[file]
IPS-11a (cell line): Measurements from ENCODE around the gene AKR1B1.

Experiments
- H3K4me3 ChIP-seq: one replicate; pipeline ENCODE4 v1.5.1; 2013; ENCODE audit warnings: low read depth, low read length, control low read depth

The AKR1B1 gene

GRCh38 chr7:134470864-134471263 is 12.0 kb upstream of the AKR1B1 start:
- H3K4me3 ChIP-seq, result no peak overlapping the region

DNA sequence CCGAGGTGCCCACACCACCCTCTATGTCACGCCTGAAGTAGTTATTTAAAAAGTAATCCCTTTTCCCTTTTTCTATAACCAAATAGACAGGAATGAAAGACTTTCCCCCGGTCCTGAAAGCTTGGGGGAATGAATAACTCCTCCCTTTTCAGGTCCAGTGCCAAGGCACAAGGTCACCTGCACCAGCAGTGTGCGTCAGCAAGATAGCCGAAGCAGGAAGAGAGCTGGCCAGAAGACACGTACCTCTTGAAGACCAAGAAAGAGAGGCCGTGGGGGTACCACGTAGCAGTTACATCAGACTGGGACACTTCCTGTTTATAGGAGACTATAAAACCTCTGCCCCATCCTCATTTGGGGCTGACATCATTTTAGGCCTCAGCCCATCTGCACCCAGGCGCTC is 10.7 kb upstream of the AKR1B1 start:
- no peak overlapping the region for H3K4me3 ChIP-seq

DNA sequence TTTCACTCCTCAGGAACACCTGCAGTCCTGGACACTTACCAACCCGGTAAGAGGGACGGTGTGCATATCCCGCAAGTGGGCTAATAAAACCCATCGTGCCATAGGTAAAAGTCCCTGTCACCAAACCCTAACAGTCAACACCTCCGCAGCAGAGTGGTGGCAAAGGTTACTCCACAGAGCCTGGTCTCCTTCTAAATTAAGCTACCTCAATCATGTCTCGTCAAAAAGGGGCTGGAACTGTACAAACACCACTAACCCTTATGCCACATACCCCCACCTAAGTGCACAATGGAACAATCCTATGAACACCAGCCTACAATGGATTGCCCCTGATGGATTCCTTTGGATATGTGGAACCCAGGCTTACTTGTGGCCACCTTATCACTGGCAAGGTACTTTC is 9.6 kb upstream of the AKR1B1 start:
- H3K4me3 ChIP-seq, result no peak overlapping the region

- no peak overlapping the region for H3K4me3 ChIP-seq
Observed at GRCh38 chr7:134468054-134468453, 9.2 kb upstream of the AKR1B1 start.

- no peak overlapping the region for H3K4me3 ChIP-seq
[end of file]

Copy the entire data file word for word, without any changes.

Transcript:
IPS-11a (cell line): Measurements from ENCODE around the gene AKR1B1.

Experiments
- H3K4me3 ChIP-seq: one replicate; pipeline ENCODE4 v1.5.1; 2013; ENCODE audit warnings: low read depth, low read length, control low read depth

The AKR1B1 gene

GRCh38 chr7:134470864-134471263 is 12.0 kb upstream of the AKR1B1 start:
- H3K4me3 ChIP-seq, result no peak overlapping the region

DNA sequence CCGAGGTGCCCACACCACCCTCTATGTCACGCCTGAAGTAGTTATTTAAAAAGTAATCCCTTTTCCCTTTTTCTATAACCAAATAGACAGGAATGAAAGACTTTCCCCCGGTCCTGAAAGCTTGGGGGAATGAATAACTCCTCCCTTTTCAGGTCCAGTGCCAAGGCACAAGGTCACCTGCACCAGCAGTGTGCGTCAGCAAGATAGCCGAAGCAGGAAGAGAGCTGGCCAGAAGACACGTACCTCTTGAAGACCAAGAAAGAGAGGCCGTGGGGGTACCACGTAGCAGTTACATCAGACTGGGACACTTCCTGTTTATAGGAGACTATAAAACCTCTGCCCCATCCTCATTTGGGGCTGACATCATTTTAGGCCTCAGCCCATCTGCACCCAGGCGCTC is 10.7 kb upstream of the AKR1B1 start:
- no peak overlapping the region for H3K4me3 ChIP-seq

DNA sequence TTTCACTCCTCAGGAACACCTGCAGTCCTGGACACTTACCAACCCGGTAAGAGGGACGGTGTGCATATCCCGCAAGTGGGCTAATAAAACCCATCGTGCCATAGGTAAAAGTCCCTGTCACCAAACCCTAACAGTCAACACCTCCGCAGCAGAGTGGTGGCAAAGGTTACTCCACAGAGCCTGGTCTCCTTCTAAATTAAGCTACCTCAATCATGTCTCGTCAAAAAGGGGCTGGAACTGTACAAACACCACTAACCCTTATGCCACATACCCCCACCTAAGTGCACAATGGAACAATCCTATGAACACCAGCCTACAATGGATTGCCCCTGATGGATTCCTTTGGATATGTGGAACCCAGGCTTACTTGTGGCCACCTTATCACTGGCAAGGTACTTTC is 9.6 kb upstream of the AKR1B1 start:
- H3K4me3 ChIP-seq, result no peak overlapping the region

- no peak overlapping the region for H3K4me3 ChIP-seq
Observed at GRCh38 chr7:134468054-134468453, 9.2 kb upstream of the AKR1B1 start.

- no peak overlapping the region for H3K4me3 ChIP-seq